>> AMQP framework, and other monitoring logs appeared to show the client
>> restarting a connection, which seems to be consistent with
>> documentation), the consumer connected to the master seemed to remain
>> oblivious to any possible issues.
>> That consumer continued to receive messages, but at an extremely slow
>> rate (test published at 16/sec fixed rate, but the remaining consumer
>> began to receive messages at the rate of about 1 every 14 seconds).
>> Since the test client waits around for expected message deliveries
>> with a resettable 30 second timeout, it continued to run for an
>> extended period of time (longer than I waited around for). In
>> addition, the admin console showed a relatively small number of
>> unacked messages on that server, with the unacked count increasing
>> with each actual delivery (client should always be acknowledging in
>> the test setup, and reported no errors). Eventually unblocking the
>> cluster port released a bunch of messages in a short interval (albeit
>> with some lost, as described previously).
>> I also saw producer connections go into flow control during the
>> outage and remain there during the slow consumer delivery (though the
>> test had long since completed delivering all its messages).
>> Does this sound like expected behavior during a partition?
>> Ray Maslinski Senior Software Developer, Engineering Valassis /
>> Digital Media Cell: 585.330.2426 maslinskir at valassis.com
>> Creating the future of intelligent media delivery to drive your
>> greatest success
>> This message may include proprietary or protected information. If you
>> are not the intended recipient, please notify me, delete this message
>> and do not further communicate the information contained herein
>> without my express consent.
>> -----Original Message----- From: Simon MacMullen
>> [mailto:simon at rabbitmq.com] Sent: Monday, May 20, 2013 6:30 AM To:
>> Discussions about RabbitMQ Cc: Maslinski, Ray Subject: Re:
>> [rabbitmq-discuss] RabbitMQ 3.1.0 lost messages and autoheal failures
>> when recovering from cluster partition
>> On 17/05/13 20:38, Maslinski, Ray wrote:
>>> To simulate a network partition failure, I've been using iptables to
>>> temporarily block inbound and outbound access on one of the nodes to
>>> the single port configured for cluster communications through
>>> inet_dist_listen_min and inet_dist_listen_max settings (min = max).
>>> Client access is not blocked during a simulated partition fault.
>> Sounds reasonable.
>>> I've observed two anomalies during testing that I wasn't expecting
>>> based on the documentation I've read:
>>> -At a sufficiently high message rate, some number of messages will
>>> be lost during the fault sequence, with the number lost tending to
>>> increase with message rate. No indication of a send error has been
>>> observed by the client program. Based on results obtained from test
>>> logs and an independent monitor listening on trace messages from
>>> each node, it appears that as soon as the port is blocked, both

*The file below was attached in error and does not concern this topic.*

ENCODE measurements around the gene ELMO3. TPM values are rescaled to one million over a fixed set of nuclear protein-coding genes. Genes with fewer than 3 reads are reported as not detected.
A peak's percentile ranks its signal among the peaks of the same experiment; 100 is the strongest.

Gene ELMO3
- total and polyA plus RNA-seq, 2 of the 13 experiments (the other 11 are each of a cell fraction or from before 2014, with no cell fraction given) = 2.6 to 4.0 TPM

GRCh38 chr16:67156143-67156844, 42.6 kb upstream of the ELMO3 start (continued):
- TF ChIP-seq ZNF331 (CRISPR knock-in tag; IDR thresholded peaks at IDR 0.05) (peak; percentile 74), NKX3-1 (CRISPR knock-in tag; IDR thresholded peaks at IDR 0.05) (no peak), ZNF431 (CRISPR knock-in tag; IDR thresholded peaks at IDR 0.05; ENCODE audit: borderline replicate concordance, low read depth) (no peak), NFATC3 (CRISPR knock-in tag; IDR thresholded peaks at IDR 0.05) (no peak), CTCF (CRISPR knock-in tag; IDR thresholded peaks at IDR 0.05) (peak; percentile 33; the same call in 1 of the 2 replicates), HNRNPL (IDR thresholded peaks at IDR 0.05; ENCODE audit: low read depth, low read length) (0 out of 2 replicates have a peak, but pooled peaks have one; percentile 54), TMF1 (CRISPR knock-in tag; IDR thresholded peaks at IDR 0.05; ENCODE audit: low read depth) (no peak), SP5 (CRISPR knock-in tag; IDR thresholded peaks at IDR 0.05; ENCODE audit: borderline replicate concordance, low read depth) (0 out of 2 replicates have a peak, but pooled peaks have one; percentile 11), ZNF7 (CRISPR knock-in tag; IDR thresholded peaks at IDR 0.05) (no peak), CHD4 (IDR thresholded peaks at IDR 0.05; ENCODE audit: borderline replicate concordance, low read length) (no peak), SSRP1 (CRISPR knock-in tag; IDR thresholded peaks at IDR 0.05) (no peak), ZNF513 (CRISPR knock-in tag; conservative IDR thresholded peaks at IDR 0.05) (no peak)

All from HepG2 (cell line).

>>> nodes continue to accept published messages, but (temporarily) stop
>>> delivering messages until the cluster heartbeat failure is detected,
>>> at which point the cluster is partitioned and the slave promotes
>>> itself to become master. In the sequences I've looked at, the
>>> messages that are lost all appear to be published to the original
>>> master (and final master after a winner is selected during
>>> autoheal). Neither the start nor the end of the lost message window
>>> appear to line up with any events in the logs, other than the start
>>> occurring sometime after the port connection is blocked but before
>>> the cluster heartbeat failure is detected, and the end occurring
>>> sometime after the detection of the cluster heartbeat failure and
>>> before the detection of the partitioned cluster after the connection
>>> is unblocked. Is message loss to be expected in this scenario?
>> I would expect to see message loss in a cluster heal scenario.
>> It's important to remember that a cluster partition is still a
>> substantial problem, and the healing process involves throwing state
>> away. Autoheal mode just means you get through this process faster,
>> and hopefully spend much less time accepting messages that will end
>> up being lost.
>> I would expect intuitively that only messages from the losing
>> partitions would be lost. But I am not entirely surprised if messages
>> from the winner are lost too; there is a period after the partitions
>> have come back together but before autoheal kicks in during which we
>> will have multiple masters for a queue, and behaviour can be
>>> -Occasionally the autoheal loser node fails to rejoin the cluster
>>> after restart. I don't have a lot of data points on this one since
>>> it's only happened a handful of times during overnight test
>>> iterations. During one failure, the autoheal winner showed the log
>>> message below during recovery:
>> Ah, that looks like a bug in autoheal. I think the stack trace you
>> posted should contain enough information to fix it. Thanks.
>> Cheers, Simon
>> -- Simon MacMullen RabbitMQ, Pivotal
> -- Simon MacMullen RabbitMQ, Pivotal
More information about the rabbitmq-discuss